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Infantile-Onset Pompe Disease (IOPD):

Baby-COMET, a clinical study in infants who are not taking any medications for IOPD.

Watch a video to learn more about this clinical study for IOPD.  

Is my infant eligible?

What is Pompe Disease?

Pompe disease can affect both children and adults. The infant form of Pompe disease, called infantile-onset Pompe disease, or IOPD, is the most severe form of the disease. In IOPD, newborns have symptoms within the first few months of their life.

Pompe disease is a rare genetic disease. It is sometimes also called acid alpha-glucosidase (GAA) deficiency or type II glycogen storage disease (GSD).

Pompe disease occurs when the body does not make enough of an enzyme called acid alpha-glucosidase (GAA). This enzyme is necessary to break down a big sugar molecule, called glycogen, into glucose the body uses for energy. But if the body is not able to make GAA, or if this enzyme does not work properly, then too much glycogen builds up in the body. This damages muscles as well as the heart, and causes problems such as muscle weakness, breathing difficulties, and heart problems.  Infants with Pompe disease, if left untreated, die before two years of age.  

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What is a clinical trial?

Clinical research studies are used to show if/how an investigational drug works and to find out if it is safe. They can also be referred to as clinical research trials.  Clinical studies are run by qualified healthcare professionals. The doctors and other healthcare providers are responsible for the study-related care of the people that participate (or enroll) in these studies. Clinical research studies are a mandatory part of the process that leads to health authority review and approval which is required before a drug can be marketed.

Independent committees (called Institutional Review Boards or IRBs) are made up of medical and nonmedical people who also watch over clinical research studies to make sure that the people who enroll are properly and adequately informed and consent to study participation.

What is the Baby-COMET study?

The purpose of the Baby-COMET study is to evaluate an investigational medication for the treatment of the infant form of Pompe Disease (IOPD).

If enrolled in this study, your infant will participate for up to four years with study visits approximately every two weeks. During these visits, your infant will receive the investigational medication in addition to study-related procedures, such as physical exams, blood tests, electrocardiograms, echocardiograms, and questionnaires. 

The study is organized to have a screening period up to 28 days, an initial investigational treatment period lasting one year  (additional 28 visits), an extension investigational treatment period lasting one year (additional 26 visits), and an extended long term investigational treatment period of two years (additional 52 visits).  Following these study treatment periods your infant will have one additional study visit, approximately 4 weeks after the last dose of investigational medication, for your study doctor to make a final assessment of safety and study treatment effects. Your infant may discontinue study participation at any time.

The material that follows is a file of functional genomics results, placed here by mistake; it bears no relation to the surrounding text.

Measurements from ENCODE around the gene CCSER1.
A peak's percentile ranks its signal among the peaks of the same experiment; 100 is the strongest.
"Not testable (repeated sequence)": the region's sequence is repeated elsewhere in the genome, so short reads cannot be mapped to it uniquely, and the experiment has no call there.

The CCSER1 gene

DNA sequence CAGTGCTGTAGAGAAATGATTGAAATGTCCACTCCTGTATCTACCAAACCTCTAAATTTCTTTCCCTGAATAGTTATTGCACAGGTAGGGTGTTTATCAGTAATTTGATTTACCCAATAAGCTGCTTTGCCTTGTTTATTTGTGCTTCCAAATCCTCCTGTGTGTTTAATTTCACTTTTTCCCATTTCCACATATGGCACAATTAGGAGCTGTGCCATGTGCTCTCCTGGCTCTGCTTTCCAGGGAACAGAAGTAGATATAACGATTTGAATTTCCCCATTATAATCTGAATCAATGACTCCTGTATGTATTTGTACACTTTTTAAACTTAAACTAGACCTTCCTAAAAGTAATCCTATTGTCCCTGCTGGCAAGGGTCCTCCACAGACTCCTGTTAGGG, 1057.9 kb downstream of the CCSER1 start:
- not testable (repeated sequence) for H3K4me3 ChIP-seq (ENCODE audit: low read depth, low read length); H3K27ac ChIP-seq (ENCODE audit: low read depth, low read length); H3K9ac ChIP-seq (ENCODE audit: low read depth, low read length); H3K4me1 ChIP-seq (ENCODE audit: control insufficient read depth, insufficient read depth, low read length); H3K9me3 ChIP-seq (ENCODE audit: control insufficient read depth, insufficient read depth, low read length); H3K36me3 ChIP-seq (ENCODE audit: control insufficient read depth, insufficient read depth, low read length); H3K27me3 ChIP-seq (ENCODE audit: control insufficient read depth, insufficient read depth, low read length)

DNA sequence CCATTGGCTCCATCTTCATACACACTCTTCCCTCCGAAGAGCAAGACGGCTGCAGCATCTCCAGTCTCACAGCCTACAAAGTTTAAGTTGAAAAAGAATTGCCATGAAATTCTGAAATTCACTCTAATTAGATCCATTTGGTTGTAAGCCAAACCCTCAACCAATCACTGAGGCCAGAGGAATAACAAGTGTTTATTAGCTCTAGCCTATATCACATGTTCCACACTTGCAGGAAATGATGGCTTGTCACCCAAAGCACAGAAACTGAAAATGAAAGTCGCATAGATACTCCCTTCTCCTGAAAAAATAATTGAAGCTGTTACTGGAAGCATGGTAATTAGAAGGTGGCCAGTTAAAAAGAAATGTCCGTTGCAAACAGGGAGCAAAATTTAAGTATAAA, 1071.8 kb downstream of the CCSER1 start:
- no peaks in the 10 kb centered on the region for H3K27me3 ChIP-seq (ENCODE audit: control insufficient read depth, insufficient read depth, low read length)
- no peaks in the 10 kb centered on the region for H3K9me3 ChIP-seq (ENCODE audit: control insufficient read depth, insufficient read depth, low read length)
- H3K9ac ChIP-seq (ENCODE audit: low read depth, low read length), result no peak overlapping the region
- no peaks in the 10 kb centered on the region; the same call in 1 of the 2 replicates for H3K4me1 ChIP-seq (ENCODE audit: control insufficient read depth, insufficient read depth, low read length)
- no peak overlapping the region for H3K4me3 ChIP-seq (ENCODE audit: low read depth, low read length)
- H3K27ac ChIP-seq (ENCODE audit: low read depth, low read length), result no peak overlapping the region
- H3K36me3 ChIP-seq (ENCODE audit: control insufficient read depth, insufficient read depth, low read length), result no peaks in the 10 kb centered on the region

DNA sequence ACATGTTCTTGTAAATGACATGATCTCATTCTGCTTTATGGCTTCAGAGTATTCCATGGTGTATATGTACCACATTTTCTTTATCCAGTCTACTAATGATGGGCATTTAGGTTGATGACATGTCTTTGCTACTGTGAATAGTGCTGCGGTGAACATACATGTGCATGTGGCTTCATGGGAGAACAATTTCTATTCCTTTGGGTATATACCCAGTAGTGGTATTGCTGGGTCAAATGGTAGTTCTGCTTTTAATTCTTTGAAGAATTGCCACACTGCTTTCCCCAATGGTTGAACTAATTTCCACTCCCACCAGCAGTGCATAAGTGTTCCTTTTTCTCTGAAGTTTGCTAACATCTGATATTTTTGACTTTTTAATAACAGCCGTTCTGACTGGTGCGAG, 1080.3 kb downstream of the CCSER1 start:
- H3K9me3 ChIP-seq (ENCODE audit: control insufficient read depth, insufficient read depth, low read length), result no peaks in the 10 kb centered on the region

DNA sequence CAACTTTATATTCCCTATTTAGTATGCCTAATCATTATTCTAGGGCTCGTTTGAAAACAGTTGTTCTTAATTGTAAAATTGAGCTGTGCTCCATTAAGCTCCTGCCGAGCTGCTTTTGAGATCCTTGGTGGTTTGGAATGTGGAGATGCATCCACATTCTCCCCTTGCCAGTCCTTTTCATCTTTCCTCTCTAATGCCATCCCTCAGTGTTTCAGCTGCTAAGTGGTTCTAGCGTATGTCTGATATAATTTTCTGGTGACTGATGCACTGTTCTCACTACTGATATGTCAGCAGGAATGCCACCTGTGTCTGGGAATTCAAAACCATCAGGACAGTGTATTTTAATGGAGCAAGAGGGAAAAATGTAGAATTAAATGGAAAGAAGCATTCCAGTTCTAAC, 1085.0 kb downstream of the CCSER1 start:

The use of the drug in the Baby-COMET study is investigational.  The safety and efficacy have not been established and are being investigated in this trial.

What is involved with study participation?

Your infant will have regular visits over four years with doctors and/or healthcare professionals for monitoring changes in Pompe disease and overall health. These visits are scheduled in advance and without the need for waiting for lengthy periods. Thus, there will be regular assessments and testing which ensures that any changes in their health status are identified immediately, so that they can be addressed appropriately in a timely manner.

You and your infant do not need medical insurance to participate in this study. There will be no cost for study-related exams, investigational medication or other study-related medical care. The study may offer compensation in return for travel. There may also be educational opportunities and support available throughout the study relating to Pompe disease.

Also, you should know that your infant's participation is voluntary and you will have the right to stop the participation of your infant from the study at any time. Your infant will continue to be followed-up normally, by your own doctor.

National Institute of Neurological Disorders and Stroke - Pompe Disease Information Page,  27March2019.  Accessed at on 06July2021.

National Organization for Rare Disorders (NORD) - Pompe Disease, 2020.  Accessed at on 06July2021.

MAT-US-2201206 V2.0 Expiration Date: 02/28/24

Images are not real patients.  Photo: Getty Images (UK) Ltd